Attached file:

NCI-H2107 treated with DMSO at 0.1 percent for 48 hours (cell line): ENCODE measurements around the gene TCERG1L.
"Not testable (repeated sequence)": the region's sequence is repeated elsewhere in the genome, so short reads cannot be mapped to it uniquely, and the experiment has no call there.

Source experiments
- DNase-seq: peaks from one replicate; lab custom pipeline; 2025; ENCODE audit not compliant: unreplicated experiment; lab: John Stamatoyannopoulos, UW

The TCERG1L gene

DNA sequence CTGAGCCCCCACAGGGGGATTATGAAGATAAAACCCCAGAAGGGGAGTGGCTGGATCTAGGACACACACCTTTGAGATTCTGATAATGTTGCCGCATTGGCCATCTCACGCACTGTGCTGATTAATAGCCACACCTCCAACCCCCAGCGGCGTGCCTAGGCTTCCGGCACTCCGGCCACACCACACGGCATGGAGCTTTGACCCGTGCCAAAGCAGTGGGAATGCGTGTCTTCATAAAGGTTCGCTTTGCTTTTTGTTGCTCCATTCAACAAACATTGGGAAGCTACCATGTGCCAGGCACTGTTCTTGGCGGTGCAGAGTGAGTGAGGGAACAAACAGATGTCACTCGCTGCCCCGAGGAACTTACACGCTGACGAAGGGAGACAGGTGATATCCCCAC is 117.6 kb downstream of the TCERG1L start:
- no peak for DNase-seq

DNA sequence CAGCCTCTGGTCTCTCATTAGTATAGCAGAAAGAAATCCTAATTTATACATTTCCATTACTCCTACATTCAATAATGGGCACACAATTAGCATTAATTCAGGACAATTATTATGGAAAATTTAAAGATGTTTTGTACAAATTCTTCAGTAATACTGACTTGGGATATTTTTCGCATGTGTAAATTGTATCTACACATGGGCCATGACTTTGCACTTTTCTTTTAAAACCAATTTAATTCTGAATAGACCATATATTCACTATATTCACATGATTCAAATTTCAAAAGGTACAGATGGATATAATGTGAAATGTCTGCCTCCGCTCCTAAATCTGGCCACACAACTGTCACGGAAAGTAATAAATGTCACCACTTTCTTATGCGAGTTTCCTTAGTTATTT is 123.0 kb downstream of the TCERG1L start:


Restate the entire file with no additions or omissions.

NCI-H2107 treated with DMSO at 0.1 percent for 48 hours (cell line): ENCODE measurements around the gene TCERG1L.
"Not testable (repeated sequence)": the region's sequence is repeated elsewhere in the genome, so short reads cannot be mapped to it uniquely, and the experiment has no call there.

Source experiments
- DNase-seq: peaks from one replicate; lab custom pipeline; 2025; ENCODE audit not compliant: unreplicated experiment; lab: John Stamatoyannopoulos, UW

The TCERG1L gene

DNA sequence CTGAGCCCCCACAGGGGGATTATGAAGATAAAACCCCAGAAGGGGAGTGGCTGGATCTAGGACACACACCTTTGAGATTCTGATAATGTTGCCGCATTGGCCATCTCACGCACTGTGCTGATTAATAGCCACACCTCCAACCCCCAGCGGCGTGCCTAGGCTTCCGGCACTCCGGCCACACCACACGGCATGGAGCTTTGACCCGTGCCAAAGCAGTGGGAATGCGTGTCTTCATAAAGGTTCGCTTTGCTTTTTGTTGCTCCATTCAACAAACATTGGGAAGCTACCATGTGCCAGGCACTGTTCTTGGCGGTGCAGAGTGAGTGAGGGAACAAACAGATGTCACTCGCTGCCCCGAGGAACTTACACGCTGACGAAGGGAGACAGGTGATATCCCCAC is 117.6 kb downstream of the TCERG1L start:
- no peak for DNase-seq

DNA sequence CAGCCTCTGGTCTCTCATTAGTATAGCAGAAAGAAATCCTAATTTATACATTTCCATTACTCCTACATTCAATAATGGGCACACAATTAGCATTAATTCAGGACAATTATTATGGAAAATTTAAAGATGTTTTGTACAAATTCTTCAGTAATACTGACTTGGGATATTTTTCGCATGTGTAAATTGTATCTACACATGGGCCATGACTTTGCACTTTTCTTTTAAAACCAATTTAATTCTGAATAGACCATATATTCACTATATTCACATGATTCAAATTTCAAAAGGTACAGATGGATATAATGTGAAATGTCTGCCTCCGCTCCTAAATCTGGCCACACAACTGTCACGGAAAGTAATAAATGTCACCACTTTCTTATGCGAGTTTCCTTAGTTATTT is 123.0 kb downstream of the TCERG1L start: